(10)  Large packaged air-conditioning equipment shall meet the Tier 2 efficiency levels of the “Minimum Equipment Efficiencies for Unitary Commercial Air Conditioners” or “Minimum Equipment Efficiencies for Heat Pumps,” as appropriate, developed by the Consortium for Energy Efficiency, Boston, MA, as in effect on January 1, 2002.

(11)  Low voltage dry-type distribution transformers shall meet the Class 1 efficiency levels for distribution transformers specified in Table 4-2 of the “Guide for Determining Energy Efficiency for Distribution Transformers” published by the National Electrical Manufacturers Association (NEMA Standard TP-1-2002).

(12)  Medium voltage dry-type distribution transformers shall meet minimum efficiency levels three-tenths of a percentage point higher than the Class 1 efficiency levels for medium voltage distribution transformers specified in Table 4-2 of the “Guide for Determining Energy Efficiency for Distribution Transformers” published by the National Electrical Manufacturers Association (NEMA Standard TP-1-2002).

(13)  Metal halide lamp fixtures designed to be operated with lamps rated greater than or equal to 150 watts but less than or equal to 500 watts shall not contain a probe-start metal halide lamp ballast.

(14)  Single-voltage external AC to DC power supplies shall meet the tier one energy efficiency requirements shown in Table U-1 of section 1605.3 of the California Code of Regulations, Title 20:  Division 2, Chapter 4, Article 4:  Appliance Efficiency Regulations as adopted on December 15, 2004.  This standard applies to single voltage AC to DC power supplies that are sold individually and to those that are sold as a component of or in conjunction with another product.

(15)  State-regulated incandescent reflector lamps shall meet the minimum average lamp efficacy requirements for federally regulated incandescent reflector lamps contained in 42 U.S.C. § 6295 (i)(1)(A).  Fifty (50) watt elliptical reflector (ER) lamps are exempted from these requirements.

(16)  Torchieres shall consume not more than 190 watts and shall not be capable of operating with lamps that total more than 190 watts.

(17)  Red and green traffic signal modules shall meet the product specification of the “Energy Star Program Requirements for Traffic Signals” developed by the U.S. Environmental Protection Agency that took effect in February 2001 and shall be installed with compatible, electrically connected signal control interface devices and conflict monitoring systems.  The commissioner, in consultation with the secretary of transportation, may exempt specific traffic signals from this requirement upon a determination that Energy Star compliant traffic signal modules would compromise safe signal operation.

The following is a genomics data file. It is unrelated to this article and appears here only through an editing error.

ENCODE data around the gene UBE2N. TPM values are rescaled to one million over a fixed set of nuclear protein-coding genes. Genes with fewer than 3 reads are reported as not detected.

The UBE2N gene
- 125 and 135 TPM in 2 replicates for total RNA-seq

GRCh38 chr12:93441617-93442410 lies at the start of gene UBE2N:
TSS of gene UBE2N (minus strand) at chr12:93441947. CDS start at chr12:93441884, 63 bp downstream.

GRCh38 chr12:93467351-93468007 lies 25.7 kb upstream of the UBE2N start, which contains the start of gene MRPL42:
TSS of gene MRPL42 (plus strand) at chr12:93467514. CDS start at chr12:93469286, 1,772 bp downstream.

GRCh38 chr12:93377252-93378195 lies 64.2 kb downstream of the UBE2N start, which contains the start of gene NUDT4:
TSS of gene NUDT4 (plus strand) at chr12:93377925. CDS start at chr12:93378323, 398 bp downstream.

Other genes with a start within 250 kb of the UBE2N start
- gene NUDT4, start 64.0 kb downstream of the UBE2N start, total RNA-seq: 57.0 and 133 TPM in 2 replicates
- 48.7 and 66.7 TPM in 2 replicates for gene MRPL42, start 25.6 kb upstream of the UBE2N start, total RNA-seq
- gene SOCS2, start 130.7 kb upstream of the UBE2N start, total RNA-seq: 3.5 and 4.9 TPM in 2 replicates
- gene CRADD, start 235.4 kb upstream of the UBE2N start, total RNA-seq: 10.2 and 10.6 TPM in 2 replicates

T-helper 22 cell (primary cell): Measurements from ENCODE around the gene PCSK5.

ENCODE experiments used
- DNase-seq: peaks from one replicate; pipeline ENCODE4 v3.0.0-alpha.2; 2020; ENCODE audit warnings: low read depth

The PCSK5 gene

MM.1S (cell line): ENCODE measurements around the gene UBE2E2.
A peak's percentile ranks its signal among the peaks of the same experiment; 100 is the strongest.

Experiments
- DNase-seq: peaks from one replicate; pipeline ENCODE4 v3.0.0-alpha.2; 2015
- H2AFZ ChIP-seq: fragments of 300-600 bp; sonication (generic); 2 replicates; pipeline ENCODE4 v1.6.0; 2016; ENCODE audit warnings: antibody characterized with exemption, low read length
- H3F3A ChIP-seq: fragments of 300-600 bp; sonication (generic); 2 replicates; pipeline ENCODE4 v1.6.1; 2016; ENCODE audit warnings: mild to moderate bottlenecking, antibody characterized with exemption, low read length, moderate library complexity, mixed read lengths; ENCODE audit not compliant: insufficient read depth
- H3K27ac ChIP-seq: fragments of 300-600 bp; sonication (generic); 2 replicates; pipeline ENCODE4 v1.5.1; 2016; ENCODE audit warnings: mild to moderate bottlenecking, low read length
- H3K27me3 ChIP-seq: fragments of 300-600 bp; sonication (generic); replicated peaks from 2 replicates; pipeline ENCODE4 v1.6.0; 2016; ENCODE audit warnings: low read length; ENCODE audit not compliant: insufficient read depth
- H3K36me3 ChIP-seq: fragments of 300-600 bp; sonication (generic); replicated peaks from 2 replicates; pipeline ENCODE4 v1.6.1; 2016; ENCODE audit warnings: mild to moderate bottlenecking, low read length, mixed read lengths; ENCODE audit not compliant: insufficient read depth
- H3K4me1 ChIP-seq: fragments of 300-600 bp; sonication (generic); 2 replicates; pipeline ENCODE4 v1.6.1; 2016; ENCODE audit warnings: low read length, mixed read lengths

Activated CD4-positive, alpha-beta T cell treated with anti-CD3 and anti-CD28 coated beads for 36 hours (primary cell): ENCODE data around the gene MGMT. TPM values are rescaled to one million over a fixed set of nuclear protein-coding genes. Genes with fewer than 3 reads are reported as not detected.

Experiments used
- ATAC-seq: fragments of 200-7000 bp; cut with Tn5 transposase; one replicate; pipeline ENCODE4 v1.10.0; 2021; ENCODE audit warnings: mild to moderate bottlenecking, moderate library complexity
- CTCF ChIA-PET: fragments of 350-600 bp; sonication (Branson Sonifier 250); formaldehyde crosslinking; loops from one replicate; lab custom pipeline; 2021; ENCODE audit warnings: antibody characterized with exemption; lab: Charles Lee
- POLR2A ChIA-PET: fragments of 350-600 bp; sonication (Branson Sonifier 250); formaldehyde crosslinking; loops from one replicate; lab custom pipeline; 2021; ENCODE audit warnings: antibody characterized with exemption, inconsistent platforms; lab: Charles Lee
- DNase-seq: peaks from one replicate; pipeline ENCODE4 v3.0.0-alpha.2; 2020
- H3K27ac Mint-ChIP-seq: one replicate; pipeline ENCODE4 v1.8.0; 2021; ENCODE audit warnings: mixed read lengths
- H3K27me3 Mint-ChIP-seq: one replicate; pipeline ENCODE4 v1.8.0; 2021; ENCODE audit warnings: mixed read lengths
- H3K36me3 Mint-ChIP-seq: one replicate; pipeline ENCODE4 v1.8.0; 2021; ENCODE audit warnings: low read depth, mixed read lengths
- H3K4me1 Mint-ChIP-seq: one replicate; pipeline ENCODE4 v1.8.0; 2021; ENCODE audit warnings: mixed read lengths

(18)  Unit heaters shall be equipped with an intermittent ignition device and shall have either power venting or an automatic flue damper.

§ 2796.  Implementation

(a)  Within two years of the date that this chapter takes effect with respect to it, no new ceiling fan, commercial clothes washer, commercial pre-rinse spray valve, digital television adapter, high-intensity discharge lamp ballast, illuminated exit sign, low voltage dry-type distribution transformer, single‑voltage external AC to DC power supply, state regulated incandescent reflector lamp, torchiere, traffic signal module, or unit heater may be sold or offered for sale in the state unless the efficiency of the new product meets or exceeds the efficiency standards set forth in the rules adopted pursuant to section 2795 of this title.  Within three years of the date that this chapter takes effect with respect to it, no new automatic commercial ice maker, medium voltage dry-type distribution transformer or metal halide lamp fixture may be sold or offered for sale in the state unless the efficiency of the new product meets or exceeds the efficiency standards set forth in the rules adopted pursuant to section 2795 of this title.  Within five years of the date that this chapter takes effect with respect to it, no new commercial refrigerator or freezer or large packaged air conditioning equipment may be sold or offered for sale in the state unless the efficiency of the new product meets or exceeds the efficiency standards set forth in the rules adopted pursuant to section 2795 of this title. 

(b)  Within 18 months after the standard established under this chapter takes effect with respect to furnaces or furnace air handlers, or both, the commissioner, in consultation with the attorney general, shall determine if implementation of state standards for furnaces or furnace air handlers, or both, requires a waiver from federal preemption.  If the commissioner determines that a waiver from federal preemption is not needed for furnaces, furnace air handlers, or both, those state standards shall go into effect within three years after their respective effective dates, as established under this section.  If the commissioner determines that a waiver from federal preemption is required for furnaces, furnace air handlers, or both, the commissioner shall apply for that waiver within one year of that determination, and the applicable standards shall go into effect at the earliest date permitted by federal law.